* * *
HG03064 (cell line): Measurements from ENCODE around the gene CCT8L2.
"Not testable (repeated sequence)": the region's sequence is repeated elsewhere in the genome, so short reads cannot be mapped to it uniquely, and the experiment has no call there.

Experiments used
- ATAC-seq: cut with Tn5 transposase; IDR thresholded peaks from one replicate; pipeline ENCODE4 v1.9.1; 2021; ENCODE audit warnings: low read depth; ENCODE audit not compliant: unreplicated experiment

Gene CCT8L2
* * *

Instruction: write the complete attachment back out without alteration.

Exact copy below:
HG03064 (cell line): Measurements from ENCODE around the gene CCT8L2.
"Not testable (repeated sequence)": the region's sequence is repeated elsewhere in the genome, so short reads cannot be mapped to it uniquely, and the experiment has no call there.

Experiments used
- ATAC-seq: cut with Tn5 transposase; IDR thresholded peaks from one replicate; pipeline ENCODE4 v1.9.1; 2021; ENCODE audit warnings: low read depth; ENCODE audit not compliant: unreplicated experiment

Gene CCT8L2